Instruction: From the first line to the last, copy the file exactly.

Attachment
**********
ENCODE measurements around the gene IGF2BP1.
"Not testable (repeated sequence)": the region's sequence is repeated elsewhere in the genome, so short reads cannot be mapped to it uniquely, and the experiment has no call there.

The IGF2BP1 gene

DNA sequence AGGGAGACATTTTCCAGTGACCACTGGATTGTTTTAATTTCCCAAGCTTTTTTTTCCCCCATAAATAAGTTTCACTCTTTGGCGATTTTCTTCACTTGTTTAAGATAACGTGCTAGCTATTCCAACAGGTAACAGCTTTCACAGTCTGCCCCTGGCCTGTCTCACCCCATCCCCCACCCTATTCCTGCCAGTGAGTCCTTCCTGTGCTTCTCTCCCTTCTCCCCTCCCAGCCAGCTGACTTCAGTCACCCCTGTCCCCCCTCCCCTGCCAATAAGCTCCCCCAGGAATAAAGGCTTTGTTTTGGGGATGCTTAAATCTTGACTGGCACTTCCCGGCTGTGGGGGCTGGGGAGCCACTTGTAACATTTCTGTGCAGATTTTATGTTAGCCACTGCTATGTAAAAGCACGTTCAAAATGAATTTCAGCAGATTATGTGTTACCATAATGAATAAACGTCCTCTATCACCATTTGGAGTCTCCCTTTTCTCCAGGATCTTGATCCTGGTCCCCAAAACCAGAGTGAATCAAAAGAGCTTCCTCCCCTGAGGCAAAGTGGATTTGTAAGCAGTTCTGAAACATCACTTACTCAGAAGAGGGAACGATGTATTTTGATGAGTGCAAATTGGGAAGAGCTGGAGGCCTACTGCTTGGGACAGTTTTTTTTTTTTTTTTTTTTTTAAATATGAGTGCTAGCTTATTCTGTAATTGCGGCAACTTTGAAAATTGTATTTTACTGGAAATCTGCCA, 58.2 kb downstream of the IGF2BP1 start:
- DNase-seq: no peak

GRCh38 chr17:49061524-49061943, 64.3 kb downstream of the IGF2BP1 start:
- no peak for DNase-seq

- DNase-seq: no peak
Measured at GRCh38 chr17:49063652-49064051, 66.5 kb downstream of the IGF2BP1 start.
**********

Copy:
ENCODE measurements around the gene IGF2BP1.
"Not testable (repeated sequence)": the region's sequence is repeated elsewhere in the genome, so short reads cannot be mapped to it uniquely, and the experiment has no call there.

The IGF2BP1 gene

DNA sequence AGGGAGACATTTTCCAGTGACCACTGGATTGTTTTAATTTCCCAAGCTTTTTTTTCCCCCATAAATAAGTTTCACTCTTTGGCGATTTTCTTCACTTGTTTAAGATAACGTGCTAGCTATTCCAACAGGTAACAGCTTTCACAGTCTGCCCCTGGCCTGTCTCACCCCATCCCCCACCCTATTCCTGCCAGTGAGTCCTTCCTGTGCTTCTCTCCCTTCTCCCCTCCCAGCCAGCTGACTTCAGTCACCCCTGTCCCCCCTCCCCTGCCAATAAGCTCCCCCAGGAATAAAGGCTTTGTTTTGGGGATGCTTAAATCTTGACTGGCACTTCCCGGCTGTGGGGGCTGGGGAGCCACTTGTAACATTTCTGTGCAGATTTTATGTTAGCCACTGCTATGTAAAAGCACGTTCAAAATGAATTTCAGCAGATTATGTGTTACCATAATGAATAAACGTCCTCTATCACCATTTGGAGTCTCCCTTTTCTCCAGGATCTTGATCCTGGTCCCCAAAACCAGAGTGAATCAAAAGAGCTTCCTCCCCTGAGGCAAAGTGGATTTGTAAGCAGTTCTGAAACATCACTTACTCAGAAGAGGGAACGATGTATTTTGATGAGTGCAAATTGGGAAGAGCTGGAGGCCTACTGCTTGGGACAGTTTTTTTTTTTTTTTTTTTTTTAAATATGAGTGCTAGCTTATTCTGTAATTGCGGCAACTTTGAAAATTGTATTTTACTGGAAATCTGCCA, 58.2 kb downstream of the IGF2BP1 start:
- DNase-seq: no peak

GRCh38 chr17:49061524-49061943, 64.3 kb downstream of the IGF2BP1 start:
- no peak for DNase-seq

- DNase-seq: no peak
Measured at GRCh38 chr17:49063652-49064051, 66.5 kb downstream of the IGF2BP1 start.